The Profile of the Galactic Halo from PanSTARRS1 3 RR Lyrae
Abstract
We characterize the spatial density of the PanSTARRS1 (PS1) sample of Rrab stars to study the properties of the old Galactic stellar halo. This sample, containing 44,403 sources, spans Galactocentric radii of with a distance
precision of 3% and thus is able to trace the halo out to larger distances than most previous studies. After excising stars that are attributed to dense regions such as stellar streams, the Galactic disc and bulge as well as halo globular clusters, the sample contains sources within .
We then apply forward modeling using Galactic halo profile models with a sample selection function. Specifically, we use ellipsoidal stellar density
models with a constant and a radiusdependent halo flattening
. Assuming constant flattening , the distribution of the sources is reasonably well fit by a single power law with and , and comparably well by an Einasto profile with , an effective radius and a halo flattening of . If we allow for a radiusdependent flattening , we find evidence for a distinct flattening of of the inner halo at . Additionally, we find that the south Galactic hemisphere is more flattened than the north Galactic hemisphere.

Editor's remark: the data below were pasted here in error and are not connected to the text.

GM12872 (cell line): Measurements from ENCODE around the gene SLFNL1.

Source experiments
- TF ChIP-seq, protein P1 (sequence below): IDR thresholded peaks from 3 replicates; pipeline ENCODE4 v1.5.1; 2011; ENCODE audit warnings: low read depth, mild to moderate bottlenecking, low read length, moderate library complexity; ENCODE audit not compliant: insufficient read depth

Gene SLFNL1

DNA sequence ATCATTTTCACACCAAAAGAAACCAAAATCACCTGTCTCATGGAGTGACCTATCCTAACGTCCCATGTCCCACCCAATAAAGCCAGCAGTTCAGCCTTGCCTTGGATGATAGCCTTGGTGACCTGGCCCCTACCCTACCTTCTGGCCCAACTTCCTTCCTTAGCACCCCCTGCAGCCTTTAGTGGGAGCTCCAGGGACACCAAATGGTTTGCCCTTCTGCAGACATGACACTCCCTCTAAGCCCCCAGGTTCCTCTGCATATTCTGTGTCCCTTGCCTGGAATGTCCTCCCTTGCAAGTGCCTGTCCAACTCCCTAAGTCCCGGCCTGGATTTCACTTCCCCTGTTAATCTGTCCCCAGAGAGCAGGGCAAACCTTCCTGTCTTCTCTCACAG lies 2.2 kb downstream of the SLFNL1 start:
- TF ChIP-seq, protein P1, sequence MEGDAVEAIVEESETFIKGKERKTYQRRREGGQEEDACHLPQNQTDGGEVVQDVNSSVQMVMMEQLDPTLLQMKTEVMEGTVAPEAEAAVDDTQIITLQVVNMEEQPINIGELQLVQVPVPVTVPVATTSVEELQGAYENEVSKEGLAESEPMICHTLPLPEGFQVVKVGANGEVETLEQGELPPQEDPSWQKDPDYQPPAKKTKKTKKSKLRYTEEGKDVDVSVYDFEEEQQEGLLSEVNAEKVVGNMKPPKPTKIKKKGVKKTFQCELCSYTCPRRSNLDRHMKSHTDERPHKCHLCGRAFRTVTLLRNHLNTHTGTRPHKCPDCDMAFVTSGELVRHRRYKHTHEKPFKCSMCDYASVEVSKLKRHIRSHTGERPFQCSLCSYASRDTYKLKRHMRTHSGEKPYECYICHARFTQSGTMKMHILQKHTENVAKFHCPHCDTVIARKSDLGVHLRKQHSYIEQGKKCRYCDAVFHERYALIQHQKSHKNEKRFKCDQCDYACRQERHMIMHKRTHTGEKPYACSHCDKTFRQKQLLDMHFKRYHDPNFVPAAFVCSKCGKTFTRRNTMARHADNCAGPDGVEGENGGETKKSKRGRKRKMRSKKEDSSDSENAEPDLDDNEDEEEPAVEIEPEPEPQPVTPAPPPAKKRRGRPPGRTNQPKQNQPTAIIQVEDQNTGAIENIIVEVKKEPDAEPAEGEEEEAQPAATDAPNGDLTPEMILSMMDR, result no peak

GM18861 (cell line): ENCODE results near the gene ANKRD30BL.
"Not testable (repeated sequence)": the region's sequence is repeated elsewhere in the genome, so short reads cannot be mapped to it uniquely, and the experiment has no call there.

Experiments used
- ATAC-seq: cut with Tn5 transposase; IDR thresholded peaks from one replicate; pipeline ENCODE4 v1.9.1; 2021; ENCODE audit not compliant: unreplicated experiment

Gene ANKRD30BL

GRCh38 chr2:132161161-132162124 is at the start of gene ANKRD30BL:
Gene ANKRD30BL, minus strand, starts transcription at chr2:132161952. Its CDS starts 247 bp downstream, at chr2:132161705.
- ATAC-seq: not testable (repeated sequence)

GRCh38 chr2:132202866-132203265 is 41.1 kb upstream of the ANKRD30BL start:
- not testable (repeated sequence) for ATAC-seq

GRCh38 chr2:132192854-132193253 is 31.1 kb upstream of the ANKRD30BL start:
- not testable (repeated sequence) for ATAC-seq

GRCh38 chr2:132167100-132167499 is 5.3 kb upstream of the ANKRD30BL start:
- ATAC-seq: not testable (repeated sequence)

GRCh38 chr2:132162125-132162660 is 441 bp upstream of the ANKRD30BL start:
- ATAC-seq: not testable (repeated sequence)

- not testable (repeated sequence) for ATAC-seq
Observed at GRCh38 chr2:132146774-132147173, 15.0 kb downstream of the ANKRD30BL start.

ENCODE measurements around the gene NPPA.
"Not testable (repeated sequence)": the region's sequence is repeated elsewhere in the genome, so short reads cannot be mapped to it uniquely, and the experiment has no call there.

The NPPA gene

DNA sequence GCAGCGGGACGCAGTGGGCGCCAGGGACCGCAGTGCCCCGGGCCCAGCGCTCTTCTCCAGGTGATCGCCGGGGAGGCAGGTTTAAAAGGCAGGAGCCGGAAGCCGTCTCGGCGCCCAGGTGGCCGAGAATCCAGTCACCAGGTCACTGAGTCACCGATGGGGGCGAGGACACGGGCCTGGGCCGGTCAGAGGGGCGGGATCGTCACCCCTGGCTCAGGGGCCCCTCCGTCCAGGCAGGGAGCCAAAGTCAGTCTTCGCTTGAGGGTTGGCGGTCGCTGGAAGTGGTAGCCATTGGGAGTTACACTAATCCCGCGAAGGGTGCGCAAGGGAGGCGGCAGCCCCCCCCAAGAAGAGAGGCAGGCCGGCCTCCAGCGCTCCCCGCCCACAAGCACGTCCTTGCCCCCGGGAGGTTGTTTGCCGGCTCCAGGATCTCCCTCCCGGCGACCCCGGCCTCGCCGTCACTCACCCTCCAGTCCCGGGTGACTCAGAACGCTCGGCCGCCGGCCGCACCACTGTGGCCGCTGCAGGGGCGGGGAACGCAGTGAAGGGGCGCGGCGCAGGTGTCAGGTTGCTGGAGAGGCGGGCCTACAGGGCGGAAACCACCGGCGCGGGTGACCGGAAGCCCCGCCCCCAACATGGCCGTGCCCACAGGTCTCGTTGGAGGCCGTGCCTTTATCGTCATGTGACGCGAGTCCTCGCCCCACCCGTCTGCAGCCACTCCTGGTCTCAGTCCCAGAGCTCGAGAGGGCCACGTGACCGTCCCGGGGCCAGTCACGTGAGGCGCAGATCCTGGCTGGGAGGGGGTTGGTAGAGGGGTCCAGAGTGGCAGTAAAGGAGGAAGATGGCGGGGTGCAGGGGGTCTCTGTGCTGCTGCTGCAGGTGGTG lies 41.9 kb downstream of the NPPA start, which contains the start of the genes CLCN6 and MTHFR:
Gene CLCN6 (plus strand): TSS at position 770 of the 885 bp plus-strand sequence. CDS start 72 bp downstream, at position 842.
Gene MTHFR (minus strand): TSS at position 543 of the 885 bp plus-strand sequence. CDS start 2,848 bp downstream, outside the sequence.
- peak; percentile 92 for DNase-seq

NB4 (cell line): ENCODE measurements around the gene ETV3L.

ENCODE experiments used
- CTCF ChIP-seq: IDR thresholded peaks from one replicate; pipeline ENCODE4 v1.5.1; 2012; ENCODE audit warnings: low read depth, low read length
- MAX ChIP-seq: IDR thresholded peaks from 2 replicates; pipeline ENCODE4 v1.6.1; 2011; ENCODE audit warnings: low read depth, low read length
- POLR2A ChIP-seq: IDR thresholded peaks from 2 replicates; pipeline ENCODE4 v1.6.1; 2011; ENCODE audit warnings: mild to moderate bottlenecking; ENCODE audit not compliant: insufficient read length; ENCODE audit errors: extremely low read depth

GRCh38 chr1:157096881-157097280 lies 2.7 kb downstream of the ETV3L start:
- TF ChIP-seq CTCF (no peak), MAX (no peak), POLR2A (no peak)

The results of our work are largely consistent with many earlier results, e.g. Watkins et al. (2009), Iorio et al. (2017).
We find that the stellar halo, as traced in RR Lyrae stars, exhibits a substantial number of further significant over and underdensities, even after masking all known overdensities.
Nina Hernitschek
1 Introduction
The Milky Way’s extended stellar halo contains only a small fraction () of the Galaxy’s stars but is an important diagnostic of the Milky Way’s formation, dark matter distribution and mass.
The stellar halo shows great complexity in its spatial structure, with abundant globular clusters, dwarf galaxies and stellar streams. This makes it difficult to dissect with local spectroscopic or photometric data. While the radial density profile can be derived from data of a limited number of sightlines through the Galaxy, a sensible description of the overall stellar halo shape requires nearly complete coverage of the sky.
As stellar haloes formed from disrupted satellites and still show signs of their accretion history in the form of overdensities such as streams, they are central to studies on galaxy formation such as the hierarchical galaxy formation in the model. The spatial distribution, as well as kinematics and metallicities and thus ages of halo stars enable us to get information on those merger processes as well as to compare them to simulations from theoretical models.